Review of The Crane Wife

This week I’m reviewing a novel by one of my favorite authors, Patrick Ness. The Crane Wife is 305 pages short. Ness was inspired by the story of the crane wife, a Japanese folktale. I actually had two reasons for picking up this novel, one being that I love Patrick Ness‘s novels and the other being the title is also the title of a song by The Decemberists and the epigraph of the novel is a lyric from the song. I had high expectations for this book and I wasn’t disappointed.


This is a quote that I found particularly interesting:

“This, I will never understand,” Kumiko carried on over her. “The inability of people to see themselves clearly. To see what they are actually like, not what they fear they are like or what they wish to be like, but what they actually are. Why is what you are never enough for you?”

“For who? Me? Or everyone?”

“If you could only see the truth of yourself-”

“Then we wouldn’t be human.”

Kumiko stopped, as if slapped, and then looked strangely delighted. “Is that it? Is that what it is?”

To be human is to yearn, I think,” Amanda said. “To want. To need. What you already have, most of the time. It kind of poisons everything.”


This is a story of a middle-aged man named George who finds an injured crane in his London backyard and saves its life. Shortly after saving the crane, a peculiar woman walks into his print shop and turns his life upside down. They work together creating art that truly inspires people. I can’t really say much more because it would spoil the novel.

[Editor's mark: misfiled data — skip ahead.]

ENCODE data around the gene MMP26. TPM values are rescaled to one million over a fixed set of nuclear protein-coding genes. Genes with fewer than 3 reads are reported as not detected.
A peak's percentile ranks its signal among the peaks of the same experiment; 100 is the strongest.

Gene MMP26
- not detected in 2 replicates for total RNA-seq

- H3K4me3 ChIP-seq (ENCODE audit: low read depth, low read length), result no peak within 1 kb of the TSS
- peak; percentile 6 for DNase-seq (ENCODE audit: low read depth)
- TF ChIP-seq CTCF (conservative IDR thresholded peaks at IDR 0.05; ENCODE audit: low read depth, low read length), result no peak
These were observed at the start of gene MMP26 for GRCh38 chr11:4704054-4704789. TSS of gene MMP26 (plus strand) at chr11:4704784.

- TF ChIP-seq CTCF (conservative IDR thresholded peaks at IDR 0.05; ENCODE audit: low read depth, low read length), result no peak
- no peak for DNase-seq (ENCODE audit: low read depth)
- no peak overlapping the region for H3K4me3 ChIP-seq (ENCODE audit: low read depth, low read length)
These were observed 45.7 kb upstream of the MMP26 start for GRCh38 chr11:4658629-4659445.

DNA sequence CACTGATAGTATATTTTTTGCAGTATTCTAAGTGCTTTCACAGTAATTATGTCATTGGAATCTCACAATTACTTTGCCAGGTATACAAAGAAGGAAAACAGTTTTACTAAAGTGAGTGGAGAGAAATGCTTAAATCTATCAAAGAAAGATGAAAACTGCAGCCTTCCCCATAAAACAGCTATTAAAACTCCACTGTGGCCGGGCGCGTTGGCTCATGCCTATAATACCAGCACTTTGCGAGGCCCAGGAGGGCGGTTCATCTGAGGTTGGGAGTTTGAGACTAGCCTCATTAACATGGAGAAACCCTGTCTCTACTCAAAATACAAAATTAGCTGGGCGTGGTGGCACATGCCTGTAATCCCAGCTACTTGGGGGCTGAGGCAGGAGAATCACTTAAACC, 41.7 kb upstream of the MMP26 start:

What I liked:

Pretty much everything. The whole book had me wondering what’s going to happen next. There are so many wonderful characters and, while there are some things that are kind of magical, most of the novel is very realistic. Even the parts that couldn’t happen in real life, seem plausible in the world of this book.

SPOILERS, SERIOUSLY DON’T READ THIS IF YOU HAVEN’T READ THE BOOK, YOU’LL BE CONFUSED: I loved the way Ness presented the reader with multiple options of how the fire started and lets the reader decide how they think it started. When Kumiko saves Amanda’s life, I genuinely started tearing up and I don’t cry much when I’m reading. All of the foreshadowing to Rachel being possessed by the volcano and then her transformation after he dies just blew my mind. END SPOILERS.

What I didn’t like:

I don’t think there was anything I didn’t like about it, actually. The only thing I can think that I’d have liked to be different is the fact that there aren’t many of George and Kumiko’s art tiles left at the end of the novel. But that’s just because I don’t like art being destroyed.

My overall impression:

I highly recommend this novel to anyone who likes a little romance combined with a slight mystery and folklore. It’s a beautiful story and the end is incredible. You’ll have to read it for yourself.



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